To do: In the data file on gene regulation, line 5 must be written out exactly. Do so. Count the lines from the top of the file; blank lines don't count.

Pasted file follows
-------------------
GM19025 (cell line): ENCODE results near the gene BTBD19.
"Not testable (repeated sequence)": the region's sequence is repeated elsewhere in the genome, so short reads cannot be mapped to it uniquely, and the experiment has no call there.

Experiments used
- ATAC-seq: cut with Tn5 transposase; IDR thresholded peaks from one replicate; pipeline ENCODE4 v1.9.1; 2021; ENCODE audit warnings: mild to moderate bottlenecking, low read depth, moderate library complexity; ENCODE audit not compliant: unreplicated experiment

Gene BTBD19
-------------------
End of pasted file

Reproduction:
Gene BTBD19